Wednesday, February 25, 2015

The A-Ha Moment! Wednesday Writing Workout with Monica Kulling


In my previous post I offered that isn't it a wonder that using fictional

a
techniques to relay the telling of facts and biography seems a natural fit?
 
 Monica Kulling is the master of biography.
 Monica’s poetic narrative – a hallmark of all her books – breathes life to her characters as she explores the thematic values of determination and persistence. Her Great Idea Series, published by Tundra Books, is one of my favorite nonfiction series for young readers.

 
Monica excels at taking a moment in history, oftentimes a forgotten moment, and fashioning a story that is both compelling and informative. The books showcase inventors, some more known than others, and how they were inspired to create their inventions that, in many ways, changed the course of history. Monica’s fascination with the late 19th and early 20th centuries confined her research to that particular period. When choosing who to write about, says Monica, “I need enough material to make an interesting narrative.” Monica researches extensively, using online and in print sources.


Inventors are clever, says Monica, and they are ingenious in finding ways to realize their dreams. She focuses on that ‘a-ha’ moment, when a great idea clicks in your brain and has you racing off in pursuit.

The picture book format allows Monica to bring depth and breadth to each inventor’s story.


Her book, It’s a Snap: George Eastman’s First Photograph (2009), illustrated by Bill Slavin, tells the story how Eastman invented the photograph, and thus ushered in the new age of documenting history as well as the advent of ‘selfies. 

Another book in the series, Going Up: Elisha Otis’s Trip to the Top (2012), illustrated by David Parkins, depicts the founding of the elevator, allowing skyscrapers to literally touch the sky. And one of my favorites, the award-winning In the Bag: Margaret Knight Wraps It Up (2011), also illustrated by David Parkins, tells the story about the young inventor of the folded paper bag who eventually owned over twenty patents.


Says Monica, “I’ve always been more interested in the struggle than in the achievement. It’s the nail-biting will-they or won’t they, can-they or can’t-they, that engages a young reader most.”


Tundra Books chooses wonderful illustrators. Each of the four illustrators who have worked on the series has been able to depict the time period in all its glorious detail.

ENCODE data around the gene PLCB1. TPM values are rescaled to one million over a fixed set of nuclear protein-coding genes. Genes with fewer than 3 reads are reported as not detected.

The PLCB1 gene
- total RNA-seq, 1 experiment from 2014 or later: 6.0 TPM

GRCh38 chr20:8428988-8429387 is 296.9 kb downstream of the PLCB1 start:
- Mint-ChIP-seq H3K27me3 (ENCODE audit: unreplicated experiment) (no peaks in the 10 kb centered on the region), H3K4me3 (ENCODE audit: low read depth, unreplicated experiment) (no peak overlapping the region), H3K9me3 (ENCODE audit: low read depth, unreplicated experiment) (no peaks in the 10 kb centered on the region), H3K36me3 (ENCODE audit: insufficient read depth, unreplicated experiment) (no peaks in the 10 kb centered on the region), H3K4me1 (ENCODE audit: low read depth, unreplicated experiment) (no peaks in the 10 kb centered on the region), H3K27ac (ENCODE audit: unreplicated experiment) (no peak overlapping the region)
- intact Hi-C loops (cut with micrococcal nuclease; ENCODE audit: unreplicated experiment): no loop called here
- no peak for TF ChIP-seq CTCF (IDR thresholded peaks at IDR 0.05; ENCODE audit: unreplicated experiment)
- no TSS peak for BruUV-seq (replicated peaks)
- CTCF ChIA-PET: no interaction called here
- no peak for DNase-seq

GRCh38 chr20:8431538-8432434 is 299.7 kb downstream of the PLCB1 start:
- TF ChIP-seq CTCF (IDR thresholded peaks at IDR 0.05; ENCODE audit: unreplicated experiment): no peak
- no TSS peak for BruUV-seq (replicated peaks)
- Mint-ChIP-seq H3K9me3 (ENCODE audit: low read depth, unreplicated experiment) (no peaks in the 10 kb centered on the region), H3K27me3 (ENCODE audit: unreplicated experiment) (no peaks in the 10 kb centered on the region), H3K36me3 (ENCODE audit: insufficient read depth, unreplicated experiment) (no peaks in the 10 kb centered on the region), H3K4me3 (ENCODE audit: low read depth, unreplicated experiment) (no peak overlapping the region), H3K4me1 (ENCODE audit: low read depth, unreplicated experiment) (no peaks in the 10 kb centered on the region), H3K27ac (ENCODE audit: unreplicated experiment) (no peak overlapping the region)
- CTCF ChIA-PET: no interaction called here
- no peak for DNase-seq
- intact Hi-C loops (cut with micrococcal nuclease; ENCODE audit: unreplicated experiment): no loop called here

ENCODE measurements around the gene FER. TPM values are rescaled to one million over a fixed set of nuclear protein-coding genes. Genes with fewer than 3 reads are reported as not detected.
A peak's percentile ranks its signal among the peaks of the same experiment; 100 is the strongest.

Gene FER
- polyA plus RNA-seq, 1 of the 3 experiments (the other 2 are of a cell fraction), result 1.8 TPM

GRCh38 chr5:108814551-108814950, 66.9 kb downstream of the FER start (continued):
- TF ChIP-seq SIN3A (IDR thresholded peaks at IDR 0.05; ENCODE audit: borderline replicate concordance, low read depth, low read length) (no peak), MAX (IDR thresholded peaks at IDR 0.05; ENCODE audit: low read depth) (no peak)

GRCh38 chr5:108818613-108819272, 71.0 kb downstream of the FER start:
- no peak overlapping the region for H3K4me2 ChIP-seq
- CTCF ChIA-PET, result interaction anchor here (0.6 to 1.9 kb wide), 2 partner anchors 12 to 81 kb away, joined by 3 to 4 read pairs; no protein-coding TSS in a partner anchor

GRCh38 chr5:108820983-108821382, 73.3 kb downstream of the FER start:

Illustration by Richard Rudnicki. Used with permission.
  One of my favorites, Richard Rudnicki’s illustrations for Making Contact: Marconi Goes Wireless (2013) are full of the same energy as Monica’s characters. His sweeping landscapes, done in acrylics on watercolor paper, are particularly striking, depicting the Newfoundland coastline, with its cold grey colors, whirling storm clouds, and the bright dot of a kite flying in the wind make me shiver with awe.


Monica’s newest edition to the series is Spic-And-Span: Lillian Gilbreth’s Wonder Kitchen (2014).
This book follows the amazing story of Lillian Gilbreth, the inspiration for the matriarch in the movie and book, Cheaper By The Dozen. Her life is so much more amazing than a movie or a book, however. When her husband dies unexpectedly, Lillian forges ahead to raise her children alone. An efficiency expert, industrial engineer and psychologist, Lillian’s designs and inventions are still considered fundamental to contemporary kitchens eighty years later.

Thank you, Monica, for this neat activity from the Learning Activities for Spic-and-Span! Lillian Gilbreth’s Wonder Kitchen:



Talking about Clockwork:
“The kitchen is the heart of the home. It should run like clockwork.” What does it mean to say that the kitchen should “run like clockwork”? Why was Lillian’s kitchen not running like clockwork? What was her solution?


Can you think about anything in your classroom or your home that needs to “run like clockwork”? What steps must be taken in order for this to happen?


As a class, walk around the classroom and make a list of any “inefficiencies.” Is there anything about the classroom’s design that could be improved on in order to save time and space?

Bobbi Miller

10 comments:

Monica Kulling said...

Wonderful post! Thank you Bobbi Miller for asking fun questions and featuring such a lovely selection of "Great Idea" books.

Carmela Martino said...

What a lovely addition to the TAs discussion of fiction and nonfiction.

Bobbi Miller said...

Monica: I am president of your fan club. Just saying! Thank you for sharing your wonderful books with me!

Bobbi Miller said...

Thank YOU, Marti!

Yvonne Ventresca said...

These biographies sound fascinating! Congrats on the latest one.

Yvonne

marciastrykowski.com said...

Great post! I will definitely be checking out Monica's Great Idea series. Not only do they sound well-written and fascinating, but I'm intrigued by the lovely sample painting as I don't often see acrylics on watercolor paper. Thanks for bringing these books to my attention!

Bobbi Miller said...

Marcia: You will LOVE this series. Richard's artwork is utterly fantastic. Very emotional.

Bobbi Miller said...

Yvonne: Thank you for your kind words, and for stopping by!

Carla Killough McClafferty said...

These books sound wonderful. I look forward to reading them.

April Halprin Wayland said...

Bobbi ~ you writing is so clear & compelling. Really wonderful post!